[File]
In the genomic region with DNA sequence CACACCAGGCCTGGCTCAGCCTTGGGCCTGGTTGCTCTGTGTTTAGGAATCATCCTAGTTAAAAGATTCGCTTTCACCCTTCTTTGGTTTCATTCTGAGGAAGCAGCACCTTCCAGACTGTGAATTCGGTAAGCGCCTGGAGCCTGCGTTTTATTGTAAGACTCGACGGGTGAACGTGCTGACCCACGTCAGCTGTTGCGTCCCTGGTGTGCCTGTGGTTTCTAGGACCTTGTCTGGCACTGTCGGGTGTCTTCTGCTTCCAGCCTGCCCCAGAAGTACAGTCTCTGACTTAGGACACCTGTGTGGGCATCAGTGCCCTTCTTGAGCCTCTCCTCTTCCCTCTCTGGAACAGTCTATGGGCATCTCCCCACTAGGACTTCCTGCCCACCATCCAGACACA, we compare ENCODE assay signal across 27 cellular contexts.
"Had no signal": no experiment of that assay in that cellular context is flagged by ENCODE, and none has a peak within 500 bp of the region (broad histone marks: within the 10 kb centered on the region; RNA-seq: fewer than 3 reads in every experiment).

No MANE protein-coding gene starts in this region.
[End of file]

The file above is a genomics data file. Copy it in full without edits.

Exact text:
In the genomic region with DNA sequence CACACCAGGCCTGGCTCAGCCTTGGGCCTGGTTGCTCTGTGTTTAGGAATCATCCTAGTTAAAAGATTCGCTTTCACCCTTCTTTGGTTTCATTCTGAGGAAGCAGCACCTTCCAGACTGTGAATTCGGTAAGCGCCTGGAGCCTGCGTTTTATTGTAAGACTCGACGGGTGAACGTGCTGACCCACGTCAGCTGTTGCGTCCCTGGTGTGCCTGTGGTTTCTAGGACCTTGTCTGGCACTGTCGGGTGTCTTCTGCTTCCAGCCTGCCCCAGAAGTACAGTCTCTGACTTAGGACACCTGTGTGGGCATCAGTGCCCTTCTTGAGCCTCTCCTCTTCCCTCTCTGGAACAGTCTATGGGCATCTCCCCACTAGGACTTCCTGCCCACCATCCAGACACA, we compare ENCODE assay signal across 27 cellular contexts.
"Had no signal": no experiment of that assay in that cellular context is flagged by ENCODE, and none has a peak within 500 bp of the region (broad histone marks: within the 10 kb centered on the region; RNA-seq: fewer than 3 reads in every experiment).

No MANE protein-coding gene starts in this region.